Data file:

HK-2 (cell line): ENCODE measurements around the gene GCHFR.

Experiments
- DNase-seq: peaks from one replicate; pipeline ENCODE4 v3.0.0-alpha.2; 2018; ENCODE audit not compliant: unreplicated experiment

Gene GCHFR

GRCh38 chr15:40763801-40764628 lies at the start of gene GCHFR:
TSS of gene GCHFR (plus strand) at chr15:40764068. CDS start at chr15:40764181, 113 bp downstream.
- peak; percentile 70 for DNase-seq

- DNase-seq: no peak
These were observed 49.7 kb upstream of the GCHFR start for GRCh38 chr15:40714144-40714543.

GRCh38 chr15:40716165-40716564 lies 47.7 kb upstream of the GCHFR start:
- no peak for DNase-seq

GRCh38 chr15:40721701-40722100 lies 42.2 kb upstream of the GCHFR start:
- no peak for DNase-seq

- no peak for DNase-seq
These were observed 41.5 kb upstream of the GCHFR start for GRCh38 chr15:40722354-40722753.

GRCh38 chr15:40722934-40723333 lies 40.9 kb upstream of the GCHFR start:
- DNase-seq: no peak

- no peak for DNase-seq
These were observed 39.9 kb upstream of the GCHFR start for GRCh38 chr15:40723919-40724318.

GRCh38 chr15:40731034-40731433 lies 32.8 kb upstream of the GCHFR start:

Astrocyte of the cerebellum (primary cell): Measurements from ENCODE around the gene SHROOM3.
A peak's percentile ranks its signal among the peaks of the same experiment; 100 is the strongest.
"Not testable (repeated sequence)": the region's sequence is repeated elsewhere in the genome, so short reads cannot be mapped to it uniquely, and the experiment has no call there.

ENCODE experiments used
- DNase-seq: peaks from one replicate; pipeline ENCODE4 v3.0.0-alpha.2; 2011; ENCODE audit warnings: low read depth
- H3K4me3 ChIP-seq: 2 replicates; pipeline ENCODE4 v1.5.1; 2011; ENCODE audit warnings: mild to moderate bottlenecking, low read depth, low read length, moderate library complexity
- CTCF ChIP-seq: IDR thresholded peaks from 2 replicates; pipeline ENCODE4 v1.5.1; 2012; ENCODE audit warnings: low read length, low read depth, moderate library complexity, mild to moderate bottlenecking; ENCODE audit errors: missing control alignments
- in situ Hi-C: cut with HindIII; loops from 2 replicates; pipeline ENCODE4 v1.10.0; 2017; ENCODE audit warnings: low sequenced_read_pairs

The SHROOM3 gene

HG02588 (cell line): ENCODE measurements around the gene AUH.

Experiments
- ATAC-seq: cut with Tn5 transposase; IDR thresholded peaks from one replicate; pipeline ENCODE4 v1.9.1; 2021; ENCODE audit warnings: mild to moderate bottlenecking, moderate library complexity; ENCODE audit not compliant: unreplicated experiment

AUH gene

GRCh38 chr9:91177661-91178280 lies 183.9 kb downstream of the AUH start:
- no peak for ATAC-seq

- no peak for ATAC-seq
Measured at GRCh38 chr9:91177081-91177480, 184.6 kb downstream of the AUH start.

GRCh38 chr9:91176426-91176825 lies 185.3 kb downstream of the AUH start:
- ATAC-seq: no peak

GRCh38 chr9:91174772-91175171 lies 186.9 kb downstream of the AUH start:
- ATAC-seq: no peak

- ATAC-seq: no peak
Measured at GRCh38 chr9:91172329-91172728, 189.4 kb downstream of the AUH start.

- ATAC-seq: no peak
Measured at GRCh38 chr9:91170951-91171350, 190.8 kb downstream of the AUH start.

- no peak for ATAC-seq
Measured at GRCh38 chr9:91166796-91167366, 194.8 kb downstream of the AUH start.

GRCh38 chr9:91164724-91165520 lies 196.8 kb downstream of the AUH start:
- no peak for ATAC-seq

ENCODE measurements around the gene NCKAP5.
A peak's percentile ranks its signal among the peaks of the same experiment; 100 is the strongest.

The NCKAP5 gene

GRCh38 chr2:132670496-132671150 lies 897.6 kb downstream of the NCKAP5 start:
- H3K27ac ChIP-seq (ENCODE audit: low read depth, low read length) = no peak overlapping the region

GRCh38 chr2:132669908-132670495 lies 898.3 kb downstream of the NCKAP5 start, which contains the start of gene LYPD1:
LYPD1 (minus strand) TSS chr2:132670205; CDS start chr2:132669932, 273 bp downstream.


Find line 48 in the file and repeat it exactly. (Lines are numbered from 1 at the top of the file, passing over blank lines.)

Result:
GRCh38 chr9:91164724-91165520 lies 196.8 kb downstream of the AUH start: